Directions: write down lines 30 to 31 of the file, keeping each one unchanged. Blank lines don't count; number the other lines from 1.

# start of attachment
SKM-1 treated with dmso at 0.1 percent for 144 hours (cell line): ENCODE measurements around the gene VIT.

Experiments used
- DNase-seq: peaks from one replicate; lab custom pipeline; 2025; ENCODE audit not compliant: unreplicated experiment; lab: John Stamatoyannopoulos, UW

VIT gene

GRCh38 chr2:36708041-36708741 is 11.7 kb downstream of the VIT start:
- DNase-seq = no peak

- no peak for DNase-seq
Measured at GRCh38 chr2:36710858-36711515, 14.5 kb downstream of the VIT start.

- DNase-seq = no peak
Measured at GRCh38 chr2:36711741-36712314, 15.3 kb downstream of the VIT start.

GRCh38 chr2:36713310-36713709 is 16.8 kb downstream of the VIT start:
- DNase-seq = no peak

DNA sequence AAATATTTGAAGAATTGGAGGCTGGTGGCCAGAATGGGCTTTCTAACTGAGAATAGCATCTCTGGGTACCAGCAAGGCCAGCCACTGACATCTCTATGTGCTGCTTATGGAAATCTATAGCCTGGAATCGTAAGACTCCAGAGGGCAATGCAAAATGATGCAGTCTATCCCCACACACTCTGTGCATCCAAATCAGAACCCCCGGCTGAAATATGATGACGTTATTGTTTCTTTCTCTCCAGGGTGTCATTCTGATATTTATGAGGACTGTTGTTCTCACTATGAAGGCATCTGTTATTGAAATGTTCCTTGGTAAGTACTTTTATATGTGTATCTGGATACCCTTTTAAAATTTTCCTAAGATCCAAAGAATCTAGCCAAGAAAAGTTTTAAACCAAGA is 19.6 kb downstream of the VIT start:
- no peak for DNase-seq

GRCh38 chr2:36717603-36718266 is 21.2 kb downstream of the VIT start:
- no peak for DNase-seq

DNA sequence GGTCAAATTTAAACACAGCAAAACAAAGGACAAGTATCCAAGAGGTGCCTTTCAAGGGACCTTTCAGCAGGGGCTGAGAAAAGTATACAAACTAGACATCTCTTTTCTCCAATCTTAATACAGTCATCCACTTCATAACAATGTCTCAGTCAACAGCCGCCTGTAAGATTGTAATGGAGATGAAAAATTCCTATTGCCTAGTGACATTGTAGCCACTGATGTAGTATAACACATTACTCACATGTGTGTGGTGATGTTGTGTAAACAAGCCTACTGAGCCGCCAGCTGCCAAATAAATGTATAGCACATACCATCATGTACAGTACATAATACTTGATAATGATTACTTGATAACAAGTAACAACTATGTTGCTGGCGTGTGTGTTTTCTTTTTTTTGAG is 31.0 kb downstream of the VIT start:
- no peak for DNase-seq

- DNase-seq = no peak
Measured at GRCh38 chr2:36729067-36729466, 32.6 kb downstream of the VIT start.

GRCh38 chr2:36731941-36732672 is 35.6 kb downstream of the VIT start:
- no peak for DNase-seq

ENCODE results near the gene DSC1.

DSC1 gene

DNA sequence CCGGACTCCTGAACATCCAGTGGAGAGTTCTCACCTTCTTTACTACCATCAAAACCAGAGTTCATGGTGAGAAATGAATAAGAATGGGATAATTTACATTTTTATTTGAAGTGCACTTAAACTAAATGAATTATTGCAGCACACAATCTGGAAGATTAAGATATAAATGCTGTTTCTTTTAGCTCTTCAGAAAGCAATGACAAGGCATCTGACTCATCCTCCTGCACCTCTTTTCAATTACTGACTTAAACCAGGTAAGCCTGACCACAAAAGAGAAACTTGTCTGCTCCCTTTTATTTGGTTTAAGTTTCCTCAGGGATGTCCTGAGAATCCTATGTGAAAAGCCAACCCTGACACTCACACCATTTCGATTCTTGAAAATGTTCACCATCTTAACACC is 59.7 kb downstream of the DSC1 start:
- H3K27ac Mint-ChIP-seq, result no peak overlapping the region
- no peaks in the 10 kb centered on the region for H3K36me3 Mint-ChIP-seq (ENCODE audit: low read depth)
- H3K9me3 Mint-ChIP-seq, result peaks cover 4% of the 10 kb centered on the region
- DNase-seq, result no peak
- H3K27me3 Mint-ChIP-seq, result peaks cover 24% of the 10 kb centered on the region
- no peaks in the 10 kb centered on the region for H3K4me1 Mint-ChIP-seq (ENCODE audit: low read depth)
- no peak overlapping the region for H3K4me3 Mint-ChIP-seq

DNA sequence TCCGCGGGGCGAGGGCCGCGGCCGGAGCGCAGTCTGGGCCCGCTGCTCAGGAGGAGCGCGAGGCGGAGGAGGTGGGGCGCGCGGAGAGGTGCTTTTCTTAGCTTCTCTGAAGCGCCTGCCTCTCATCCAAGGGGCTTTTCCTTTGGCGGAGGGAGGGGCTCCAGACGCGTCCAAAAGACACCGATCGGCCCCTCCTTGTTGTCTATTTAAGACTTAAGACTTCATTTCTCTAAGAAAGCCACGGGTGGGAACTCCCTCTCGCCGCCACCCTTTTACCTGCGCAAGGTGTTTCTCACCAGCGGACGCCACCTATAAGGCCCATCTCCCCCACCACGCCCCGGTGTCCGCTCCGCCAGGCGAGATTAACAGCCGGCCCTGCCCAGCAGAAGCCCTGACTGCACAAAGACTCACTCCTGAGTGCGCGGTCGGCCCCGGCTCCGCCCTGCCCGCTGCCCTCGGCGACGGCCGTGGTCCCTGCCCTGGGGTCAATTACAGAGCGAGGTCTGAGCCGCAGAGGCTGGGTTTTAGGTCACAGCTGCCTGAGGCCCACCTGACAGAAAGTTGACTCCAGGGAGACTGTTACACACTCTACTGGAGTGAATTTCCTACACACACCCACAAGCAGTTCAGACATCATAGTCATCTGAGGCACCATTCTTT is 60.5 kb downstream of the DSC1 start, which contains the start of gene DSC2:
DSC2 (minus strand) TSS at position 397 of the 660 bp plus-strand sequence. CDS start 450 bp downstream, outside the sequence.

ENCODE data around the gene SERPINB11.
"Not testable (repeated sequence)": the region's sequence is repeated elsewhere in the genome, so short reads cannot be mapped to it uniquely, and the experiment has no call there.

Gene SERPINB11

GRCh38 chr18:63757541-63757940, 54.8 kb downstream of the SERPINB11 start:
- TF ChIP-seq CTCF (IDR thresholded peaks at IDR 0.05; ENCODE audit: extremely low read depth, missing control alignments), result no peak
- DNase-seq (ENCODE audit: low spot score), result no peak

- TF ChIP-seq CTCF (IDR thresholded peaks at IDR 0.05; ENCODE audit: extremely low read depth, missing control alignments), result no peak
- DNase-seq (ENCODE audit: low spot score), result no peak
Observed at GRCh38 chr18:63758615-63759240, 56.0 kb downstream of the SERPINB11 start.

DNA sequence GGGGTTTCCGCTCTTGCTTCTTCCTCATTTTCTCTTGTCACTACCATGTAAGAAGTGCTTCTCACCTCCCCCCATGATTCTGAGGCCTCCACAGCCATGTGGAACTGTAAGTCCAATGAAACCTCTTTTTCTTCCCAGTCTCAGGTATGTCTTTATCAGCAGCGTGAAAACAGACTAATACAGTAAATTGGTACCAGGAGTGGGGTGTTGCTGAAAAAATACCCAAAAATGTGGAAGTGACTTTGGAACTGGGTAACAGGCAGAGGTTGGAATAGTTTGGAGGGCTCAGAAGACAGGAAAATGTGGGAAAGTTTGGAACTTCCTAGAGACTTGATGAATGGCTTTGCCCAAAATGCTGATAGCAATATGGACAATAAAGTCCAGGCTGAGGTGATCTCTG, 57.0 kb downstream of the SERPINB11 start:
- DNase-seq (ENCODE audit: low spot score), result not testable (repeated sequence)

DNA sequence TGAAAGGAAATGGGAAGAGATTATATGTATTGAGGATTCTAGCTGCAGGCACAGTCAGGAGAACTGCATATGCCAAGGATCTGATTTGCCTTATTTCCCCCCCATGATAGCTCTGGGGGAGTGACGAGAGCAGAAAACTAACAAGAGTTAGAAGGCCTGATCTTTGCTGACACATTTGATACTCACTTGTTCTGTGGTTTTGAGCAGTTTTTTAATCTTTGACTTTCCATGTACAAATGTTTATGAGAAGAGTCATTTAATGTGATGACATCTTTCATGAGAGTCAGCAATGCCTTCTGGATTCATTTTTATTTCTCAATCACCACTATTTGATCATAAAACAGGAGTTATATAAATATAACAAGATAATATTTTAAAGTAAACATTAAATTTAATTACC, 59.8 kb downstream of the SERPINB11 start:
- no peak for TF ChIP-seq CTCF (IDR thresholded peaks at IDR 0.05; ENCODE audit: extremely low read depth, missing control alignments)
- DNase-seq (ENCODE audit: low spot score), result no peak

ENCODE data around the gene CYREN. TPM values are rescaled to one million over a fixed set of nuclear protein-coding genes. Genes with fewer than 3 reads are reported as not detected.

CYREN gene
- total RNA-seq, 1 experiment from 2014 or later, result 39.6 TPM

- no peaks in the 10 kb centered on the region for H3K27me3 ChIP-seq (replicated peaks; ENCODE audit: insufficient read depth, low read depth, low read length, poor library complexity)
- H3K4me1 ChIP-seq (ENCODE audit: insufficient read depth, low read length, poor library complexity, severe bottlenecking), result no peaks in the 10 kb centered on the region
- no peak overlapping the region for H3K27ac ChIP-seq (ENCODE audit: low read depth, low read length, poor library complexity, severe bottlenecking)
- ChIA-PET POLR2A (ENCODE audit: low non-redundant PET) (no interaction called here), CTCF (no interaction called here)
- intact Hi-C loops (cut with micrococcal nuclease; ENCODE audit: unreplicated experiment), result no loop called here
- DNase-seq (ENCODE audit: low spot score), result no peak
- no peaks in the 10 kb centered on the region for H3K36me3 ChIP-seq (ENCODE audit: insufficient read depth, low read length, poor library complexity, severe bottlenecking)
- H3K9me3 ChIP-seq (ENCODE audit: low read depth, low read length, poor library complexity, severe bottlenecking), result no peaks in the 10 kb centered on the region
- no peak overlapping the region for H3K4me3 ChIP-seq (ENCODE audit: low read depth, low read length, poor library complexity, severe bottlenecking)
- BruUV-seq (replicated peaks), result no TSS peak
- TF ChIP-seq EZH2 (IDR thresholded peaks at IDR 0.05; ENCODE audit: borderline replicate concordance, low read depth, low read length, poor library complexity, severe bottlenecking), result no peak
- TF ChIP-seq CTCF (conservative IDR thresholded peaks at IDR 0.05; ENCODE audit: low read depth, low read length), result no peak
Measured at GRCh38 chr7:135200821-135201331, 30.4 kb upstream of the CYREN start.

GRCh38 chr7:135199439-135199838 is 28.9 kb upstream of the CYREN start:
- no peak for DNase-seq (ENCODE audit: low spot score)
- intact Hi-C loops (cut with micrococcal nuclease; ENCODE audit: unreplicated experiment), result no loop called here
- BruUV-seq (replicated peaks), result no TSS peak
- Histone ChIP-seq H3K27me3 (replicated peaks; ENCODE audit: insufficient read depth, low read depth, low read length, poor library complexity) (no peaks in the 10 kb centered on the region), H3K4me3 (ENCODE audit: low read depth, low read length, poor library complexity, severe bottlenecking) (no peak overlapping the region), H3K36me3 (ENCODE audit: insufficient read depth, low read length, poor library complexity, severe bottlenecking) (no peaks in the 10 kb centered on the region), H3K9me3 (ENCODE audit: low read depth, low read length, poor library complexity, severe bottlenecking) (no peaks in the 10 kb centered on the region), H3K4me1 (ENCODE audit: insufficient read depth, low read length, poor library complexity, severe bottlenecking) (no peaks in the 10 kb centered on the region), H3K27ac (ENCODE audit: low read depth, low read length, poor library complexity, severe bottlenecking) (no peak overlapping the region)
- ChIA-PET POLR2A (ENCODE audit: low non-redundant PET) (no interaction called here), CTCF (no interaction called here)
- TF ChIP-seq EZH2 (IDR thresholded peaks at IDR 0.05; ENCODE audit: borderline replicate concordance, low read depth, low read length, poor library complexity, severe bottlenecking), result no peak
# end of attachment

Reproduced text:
- H3K27me3 Mint-ChIP-seq, result peaks cover 24% of the 10 kb centered on the region
- no peaks in the 10 kb centered on the region for H3K4me1 Mint-ChIP-seq (ENCODE audit: low read depth)